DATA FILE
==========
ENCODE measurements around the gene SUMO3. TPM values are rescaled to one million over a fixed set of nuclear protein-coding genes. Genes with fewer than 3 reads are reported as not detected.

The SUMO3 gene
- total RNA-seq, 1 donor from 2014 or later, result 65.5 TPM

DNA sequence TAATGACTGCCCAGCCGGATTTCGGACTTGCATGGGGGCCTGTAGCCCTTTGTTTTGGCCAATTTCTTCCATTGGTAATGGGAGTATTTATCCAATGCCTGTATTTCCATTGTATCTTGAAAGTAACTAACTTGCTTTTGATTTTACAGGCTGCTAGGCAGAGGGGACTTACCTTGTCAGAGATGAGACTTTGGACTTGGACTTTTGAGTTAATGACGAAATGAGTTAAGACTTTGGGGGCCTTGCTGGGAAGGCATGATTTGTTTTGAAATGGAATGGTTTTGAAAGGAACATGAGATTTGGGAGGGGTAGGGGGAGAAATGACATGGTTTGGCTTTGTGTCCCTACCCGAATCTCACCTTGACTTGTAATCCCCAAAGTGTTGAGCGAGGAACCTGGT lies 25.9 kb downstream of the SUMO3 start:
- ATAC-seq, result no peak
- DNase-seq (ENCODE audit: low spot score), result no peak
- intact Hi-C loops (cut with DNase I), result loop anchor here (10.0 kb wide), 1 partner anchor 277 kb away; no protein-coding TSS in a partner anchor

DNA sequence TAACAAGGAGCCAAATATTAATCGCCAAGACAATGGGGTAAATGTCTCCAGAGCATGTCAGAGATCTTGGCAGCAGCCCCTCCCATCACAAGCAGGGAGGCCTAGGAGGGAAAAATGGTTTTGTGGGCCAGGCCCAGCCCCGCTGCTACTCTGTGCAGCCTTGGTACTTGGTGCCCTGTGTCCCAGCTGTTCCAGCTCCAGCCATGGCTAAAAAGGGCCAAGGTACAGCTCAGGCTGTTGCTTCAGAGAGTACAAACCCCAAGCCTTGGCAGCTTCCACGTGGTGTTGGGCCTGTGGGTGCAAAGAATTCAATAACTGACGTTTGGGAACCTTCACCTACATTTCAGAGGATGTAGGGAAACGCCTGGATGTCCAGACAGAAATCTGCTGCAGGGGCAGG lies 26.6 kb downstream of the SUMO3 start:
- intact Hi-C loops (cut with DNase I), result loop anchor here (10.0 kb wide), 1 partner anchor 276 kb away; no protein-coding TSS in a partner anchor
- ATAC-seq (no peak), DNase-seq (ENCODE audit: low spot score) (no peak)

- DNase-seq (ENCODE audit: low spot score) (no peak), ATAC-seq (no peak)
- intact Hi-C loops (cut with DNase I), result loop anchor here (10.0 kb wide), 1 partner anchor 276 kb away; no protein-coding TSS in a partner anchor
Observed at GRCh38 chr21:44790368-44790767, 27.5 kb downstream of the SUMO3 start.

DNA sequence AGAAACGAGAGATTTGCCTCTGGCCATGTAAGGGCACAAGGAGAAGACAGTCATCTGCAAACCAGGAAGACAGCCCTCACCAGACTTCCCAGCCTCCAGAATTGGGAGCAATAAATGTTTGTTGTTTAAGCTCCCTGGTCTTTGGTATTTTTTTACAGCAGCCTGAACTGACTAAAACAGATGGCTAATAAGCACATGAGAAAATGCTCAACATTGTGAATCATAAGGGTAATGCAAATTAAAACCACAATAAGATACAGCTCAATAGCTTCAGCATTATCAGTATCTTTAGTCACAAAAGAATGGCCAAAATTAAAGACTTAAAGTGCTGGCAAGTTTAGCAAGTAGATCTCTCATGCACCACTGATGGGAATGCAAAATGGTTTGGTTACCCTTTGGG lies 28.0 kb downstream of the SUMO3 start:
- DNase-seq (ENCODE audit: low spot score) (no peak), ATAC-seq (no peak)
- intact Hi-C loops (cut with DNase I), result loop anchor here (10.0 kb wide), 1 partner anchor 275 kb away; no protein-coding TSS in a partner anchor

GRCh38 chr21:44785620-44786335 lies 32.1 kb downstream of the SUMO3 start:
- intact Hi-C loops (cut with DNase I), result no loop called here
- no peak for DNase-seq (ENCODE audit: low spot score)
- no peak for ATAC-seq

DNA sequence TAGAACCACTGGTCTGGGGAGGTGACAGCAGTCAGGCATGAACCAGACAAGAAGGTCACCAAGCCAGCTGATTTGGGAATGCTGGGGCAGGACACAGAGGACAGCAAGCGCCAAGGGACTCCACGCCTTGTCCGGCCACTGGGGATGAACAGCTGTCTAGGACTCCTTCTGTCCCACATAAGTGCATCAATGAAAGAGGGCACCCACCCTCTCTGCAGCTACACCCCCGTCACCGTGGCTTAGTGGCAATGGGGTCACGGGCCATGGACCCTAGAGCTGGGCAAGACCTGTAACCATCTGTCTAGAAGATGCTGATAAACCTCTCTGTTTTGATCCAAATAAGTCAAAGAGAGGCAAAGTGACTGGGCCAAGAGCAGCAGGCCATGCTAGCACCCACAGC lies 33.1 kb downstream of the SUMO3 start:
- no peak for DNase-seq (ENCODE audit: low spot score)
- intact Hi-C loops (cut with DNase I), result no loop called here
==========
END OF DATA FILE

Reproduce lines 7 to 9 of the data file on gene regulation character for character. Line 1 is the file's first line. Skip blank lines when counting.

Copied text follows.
- intact Hi-C loops (cut with DNase I), result loop anchor here (10.0 kb wide), 1 partner anchor 277 kb away; no protein-coding TSS in a partner anchor

DNA sequence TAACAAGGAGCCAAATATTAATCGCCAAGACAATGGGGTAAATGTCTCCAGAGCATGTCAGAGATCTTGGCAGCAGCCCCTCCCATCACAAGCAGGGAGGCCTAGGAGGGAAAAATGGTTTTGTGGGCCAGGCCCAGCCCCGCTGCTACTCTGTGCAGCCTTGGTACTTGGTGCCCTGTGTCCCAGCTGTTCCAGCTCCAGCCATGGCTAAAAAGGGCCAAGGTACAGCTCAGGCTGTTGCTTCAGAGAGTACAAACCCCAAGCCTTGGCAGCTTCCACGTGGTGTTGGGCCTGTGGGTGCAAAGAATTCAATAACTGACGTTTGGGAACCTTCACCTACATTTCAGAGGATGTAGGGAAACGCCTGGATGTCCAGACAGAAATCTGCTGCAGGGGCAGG lies 26.6 kb downstream of the SUMO3 start:
- intact Hi-C loops (cut with DNase I), result loop anchor here (10.0 kb wide), 1 partner anchor 276 kb away; no protein-coding TSS in a partner anchor